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May 7, 2018

FOSTER KIDS WILL BE ASSIGNED 'PERMANENT' FOSTER HOMES WITHIN SIX MONTHS IF PARENTS DON'T STRAIGHTEN UP, NEW LAW SAYS

...from statewide sources

Changes are coming for the thousands of Kentucky children who are removed from their homes each year for their own protection and then forced to live indefinitely in legal limbo.

Ky. Gov. Matt Bevin and his wife have several foster children of their own, so Bevin is well educated on the subject.Ky. Gov. Matt Bevin and his wife have several foster children of their own, so Bevin is well educated on the subject.

 

Foster mom: ‘It should not take three years to get your act together’

Becky Mullins, a foster parent in Lee County, says Kentucky children often spend too long in temporary foster care while their biological parents struggle to turn their lives around.

Last month, the legislature passed and Gov. Matt Bevin signed into law House Bill 1, which will make several important reforms to the state's child-welfare system. Among them:

Stricter deadlines for biological parents to turn around their troubled lives or — failing that — for the Kentucky Cabinet for Health and Family Services to ask a judge to sever parental rights so it can permanently place children with adoptive families.

Termination of parental rights could begin after a child has been in state care for any 15 of the last 48 months. The cabinet would review the case and make a recommendation to a judge about the child's future within six months. The court would get updates every three months after that until the child is permanently placed.

This alone could make an enormous difference.

On average, the 9,034 Kentucky children who were in state care on April 1 had spent 22 months moving between three different home placements, according to cabinet data.

But that's just a statistical average. In interviews, foster parents tell of children who spend three or four years waiting to learn their fates. This has been aggravated by the worsening scourge of drug addiction. Parents hooked on opioids might relapse and enter treatment multiple times as their children are held indefinitely by the state.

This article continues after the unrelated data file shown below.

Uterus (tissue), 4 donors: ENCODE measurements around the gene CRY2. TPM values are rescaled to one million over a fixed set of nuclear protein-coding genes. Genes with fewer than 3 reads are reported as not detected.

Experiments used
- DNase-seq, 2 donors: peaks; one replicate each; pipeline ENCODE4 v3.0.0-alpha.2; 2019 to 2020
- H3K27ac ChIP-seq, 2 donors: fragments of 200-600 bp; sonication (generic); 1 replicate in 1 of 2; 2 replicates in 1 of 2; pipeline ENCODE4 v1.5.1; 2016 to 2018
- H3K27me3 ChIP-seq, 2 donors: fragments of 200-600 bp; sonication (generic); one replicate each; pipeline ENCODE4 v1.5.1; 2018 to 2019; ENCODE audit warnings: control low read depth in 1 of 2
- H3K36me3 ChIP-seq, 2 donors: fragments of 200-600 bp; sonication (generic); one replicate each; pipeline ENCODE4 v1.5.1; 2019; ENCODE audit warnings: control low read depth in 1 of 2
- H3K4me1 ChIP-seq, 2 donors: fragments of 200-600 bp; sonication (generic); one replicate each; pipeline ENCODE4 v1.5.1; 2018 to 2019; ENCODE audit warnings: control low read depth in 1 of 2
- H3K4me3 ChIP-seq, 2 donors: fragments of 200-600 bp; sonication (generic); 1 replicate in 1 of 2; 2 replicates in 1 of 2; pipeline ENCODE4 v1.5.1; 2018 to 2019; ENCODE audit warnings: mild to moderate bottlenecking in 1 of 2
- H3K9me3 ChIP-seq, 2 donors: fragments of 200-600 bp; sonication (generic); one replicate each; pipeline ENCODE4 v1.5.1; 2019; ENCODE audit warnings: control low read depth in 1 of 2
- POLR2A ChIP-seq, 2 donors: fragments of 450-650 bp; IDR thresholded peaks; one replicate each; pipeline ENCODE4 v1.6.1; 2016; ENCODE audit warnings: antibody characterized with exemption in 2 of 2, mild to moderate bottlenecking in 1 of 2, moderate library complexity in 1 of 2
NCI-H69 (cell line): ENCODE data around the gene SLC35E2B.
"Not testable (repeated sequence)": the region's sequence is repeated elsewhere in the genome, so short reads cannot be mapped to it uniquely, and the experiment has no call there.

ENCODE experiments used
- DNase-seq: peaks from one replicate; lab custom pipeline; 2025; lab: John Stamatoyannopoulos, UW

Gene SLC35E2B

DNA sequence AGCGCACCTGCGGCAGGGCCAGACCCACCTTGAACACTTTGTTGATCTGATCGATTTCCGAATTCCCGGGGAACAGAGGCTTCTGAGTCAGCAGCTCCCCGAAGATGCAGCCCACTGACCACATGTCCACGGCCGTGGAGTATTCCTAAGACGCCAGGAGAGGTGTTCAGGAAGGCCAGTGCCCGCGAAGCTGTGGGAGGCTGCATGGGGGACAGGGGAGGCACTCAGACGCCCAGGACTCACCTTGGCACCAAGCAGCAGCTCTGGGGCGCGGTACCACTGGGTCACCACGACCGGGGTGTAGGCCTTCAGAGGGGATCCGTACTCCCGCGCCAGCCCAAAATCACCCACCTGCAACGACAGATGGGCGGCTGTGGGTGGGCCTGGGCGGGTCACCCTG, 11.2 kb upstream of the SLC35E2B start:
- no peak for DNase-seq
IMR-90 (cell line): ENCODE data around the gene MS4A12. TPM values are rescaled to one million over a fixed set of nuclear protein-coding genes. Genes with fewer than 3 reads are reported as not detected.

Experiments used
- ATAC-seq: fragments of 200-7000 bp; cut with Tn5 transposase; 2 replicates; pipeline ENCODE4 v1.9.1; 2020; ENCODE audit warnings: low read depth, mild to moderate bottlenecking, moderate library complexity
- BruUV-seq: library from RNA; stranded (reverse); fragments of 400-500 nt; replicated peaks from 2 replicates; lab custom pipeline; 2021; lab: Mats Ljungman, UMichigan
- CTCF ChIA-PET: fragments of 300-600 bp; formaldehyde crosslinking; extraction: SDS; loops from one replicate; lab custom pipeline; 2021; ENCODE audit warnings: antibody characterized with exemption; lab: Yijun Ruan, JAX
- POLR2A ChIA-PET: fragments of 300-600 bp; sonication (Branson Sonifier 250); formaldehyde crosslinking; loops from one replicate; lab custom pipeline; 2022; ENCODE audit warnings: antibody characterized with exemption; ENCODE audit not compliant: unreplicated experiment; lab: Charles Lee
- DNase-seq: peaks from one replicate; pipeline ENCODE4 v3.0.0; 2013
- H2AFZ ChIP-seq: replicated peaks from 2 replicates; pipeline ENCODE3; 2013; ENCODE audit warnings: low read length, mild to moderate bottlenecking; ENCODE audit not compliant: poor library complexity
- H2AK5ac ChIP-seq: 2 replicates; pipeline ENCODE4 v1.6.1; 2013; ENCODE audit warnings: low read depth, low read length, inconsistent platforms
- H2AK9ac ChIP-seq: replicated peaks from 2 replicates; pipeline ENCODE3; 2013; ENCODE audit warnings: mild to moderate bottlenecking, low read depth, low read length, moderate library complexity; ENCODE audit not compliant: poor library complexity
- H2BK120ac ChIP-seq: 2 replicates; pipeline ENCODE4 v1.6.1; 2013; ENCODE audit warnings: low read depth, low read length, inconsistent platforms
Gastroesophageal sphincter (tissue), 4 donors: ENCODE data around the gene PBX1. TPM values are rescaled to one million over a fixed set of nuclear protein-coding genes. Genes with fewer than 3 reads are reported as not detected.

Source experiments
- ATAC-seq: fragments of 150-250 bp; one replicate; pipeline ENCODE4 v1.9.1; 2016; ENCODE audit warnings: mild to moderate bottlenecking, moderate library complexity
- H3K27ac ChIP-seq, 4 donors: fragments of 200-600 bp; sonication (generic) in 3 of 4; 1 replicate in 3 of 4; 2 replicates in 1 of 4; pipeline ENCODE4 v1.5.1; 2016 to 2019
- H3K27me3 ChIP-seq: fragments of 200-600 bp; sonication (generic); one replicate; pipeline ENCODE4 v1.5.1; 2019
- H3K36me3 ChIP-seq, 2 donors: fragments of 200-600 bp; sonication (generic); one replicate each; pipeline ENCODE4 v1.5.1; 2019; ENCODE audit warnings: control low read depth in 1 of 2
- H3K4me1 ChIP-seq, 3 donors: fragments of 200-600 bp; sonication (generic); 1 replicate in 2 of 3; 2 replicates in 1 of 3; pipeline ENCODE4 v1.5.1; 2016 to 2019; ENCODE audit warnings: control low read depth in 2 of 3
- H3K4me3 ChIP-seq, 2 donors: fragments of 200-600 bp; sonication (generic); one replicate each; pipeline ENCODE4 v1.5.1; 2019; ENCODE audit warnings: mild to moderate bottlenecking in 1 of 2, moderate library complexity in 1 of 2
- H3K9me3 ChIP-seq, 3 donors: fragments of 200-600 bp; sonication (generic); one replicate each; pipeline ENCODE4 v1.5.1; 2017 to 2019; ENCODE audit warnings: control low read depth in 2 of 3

"We don't want biological parents thinking, 'Oh, it's OK, I've got a year before I have to start getting my act together,'" said state Rep. Joni Jenkins, D-Shively, who was one of the bill's sponsors.

"We need pretty hard deadlines to motivate them to move right now," Jenkins said. "A year to an adult isn't that long, but it is to a child. You don't get your first year back if you spend it in foster care. You don't get your second year back."

The older a child is, the harder it can be to place him in an adoptive home, said Paul Huber, a foster and adoptive parent in Jessamine County. The average age of a child in state care is 9 years old. The clock is ticking as biological parents keep getting second chances from the authorities, Huber said.

"The problem is, your local judges have a say, and often they'll say 'OK, we'll give the parents three more months to work their plan before we even talk about terminating parental rights,'" Huber said. "And then they'll do that two or three more times. So now you've got a child who's been in state care for a year longer than he or she really needed to be."

▪ Greater authority for foster parents over seemingly small matters, like being allowed to approve haircuts for children on their own, and larger concerns, such as having the right to be heard in family court and cabinet proceedings about the children's future.

Foster parents complain that caseworkers and judges sometimes treat them as little better than babysitters, showing no interest in what they have to say about the children they shelter. Foster parents say they're not always told that a hearing has been scheduled, much less invited to speak.

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